How to Build Community at Your Company
As human beings, we have a natural need to belong. Independence is great, but ultimately, we all need a group of people we can rely on. At the same time, we want others to feel confident depending on us. Communities have been the catalyst for these reciprocal feelings of value and support for centuries. As Henry Mintzberg pointed out in the Harvard Business Review, community is “the social glue that binds us together for the greater good.” It's no surprise, therefore, that employers have a lot of benefits to gain from creating a sense of community in the workplace. Here are some tips for building community in your company and getting the most you can from the process.
Engage in Community-Building Exercises
There are a ton of games, activities, and contests you can employ to instill a sense of mutual dependence and shared value among your staff members. These include fun team-building exercises like scavenger hunts, problem-solving scenarios, and brainstorming activities. But they can also entail more long-term endeavors such as working with a charity the group feels is important, or holding monthly forums in which the employees get together, chow down on pizza, and really get to know each other. The goal is not to distract people from their work, but rather to create a positive organizational culture that fosters top-level productivity.
Ensure that Everyone Feels Welcome and Valued
Some employees are more social than others. Almost every office has at least one individual who doesn’t seem to mesh well with the group. This person may appear to resist participating or contributing to group activities, but this appearance might not be an accurate representation of how they actually feel. They could be shy, awkward, or introverted, or they could be waiting to be asked directly. So go ahead and take the initiative to make every individual feel included. This is not junior high. As adults, we should have matured past the need for cliques (and if we haven’t, now is probably a good time to start).
A community needs to have the support of all of its members, not just a chosen few. Just ask Pixar President Ed Catmull, who attributes his company’s success to a “vibrant community where talented people are loyal to one another and their collective work, everyone feels that they are part of something extraordinary, and their passion and accomplishments make the community a magnet for talented people coming out of schools or working at other places.” The ability to attract top talent is just one more benefit of effective community-building at your company.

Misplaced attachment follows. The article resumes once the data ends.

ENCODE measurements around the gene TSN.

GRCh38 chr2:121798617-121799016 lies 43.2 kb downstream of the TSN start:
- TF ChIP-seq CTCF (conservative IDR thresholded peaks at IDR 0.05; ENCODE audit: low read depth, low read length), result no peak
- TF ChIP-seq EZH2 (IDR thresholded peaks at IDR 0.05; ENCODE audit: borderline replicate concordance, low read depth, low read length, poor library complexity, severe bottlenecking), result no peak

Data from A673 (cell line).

Allow the Community to Evolve
People come and go. But communities can remain strong if they're willing to bend with the changes rather than try to resist them. Workplace communities generally have a shared set of values that align with the organizational goals. But this does not mean they have to be inflexible. When a new manager comes in and tries to shake things up, a weak community might fall apart. But a resilient group that has a strong sense of purpose will come together and help each other through the changes that are inevitably going to occur in any organization.
Have an Excellent Conflict-Resolution Strategy in Place
No matter how well a group of people may get along, conflicts are bound to occur. While it's not your job to play counselor or babysitter, resolving conflicts will most certainly enter into your list of responsibilities. If conflicts are allowed to fester, they can destroy the atmosphere of solidarity and support you've worked so hard to build. They can pit employees against one another, or even against you. If you want to maintain a strong sense of community in your organization, you have to know how to intervene in disputes without seeming overbearing. If you're not familiar with the most effective conflict resolution strategies, read up a bit on The Thomas-Kilmann model or Rahim's meta-model. Knowing how to manage conflict will be an integral part of your endeavors, so don’t underestimate its significance.
If you think community building should only occur in neighborhoods, you’re missing out on a huge opportunity for your company to increase morale, loyalty, production, and ultimately, profits. When your workers have synergy, they are going to excel. People are social creatures by nature. And trying to fight against that, thinking you’ll squeeze a few extra minutes of work out of them, is a misguided approach to enhancing productivity. People need to feel valued—they need to feel that they belong to something bigger and more extraordinary than themselves. Building an environment of trust, encouragement, and support can help fulfill those needs and create a win-win situation all around.
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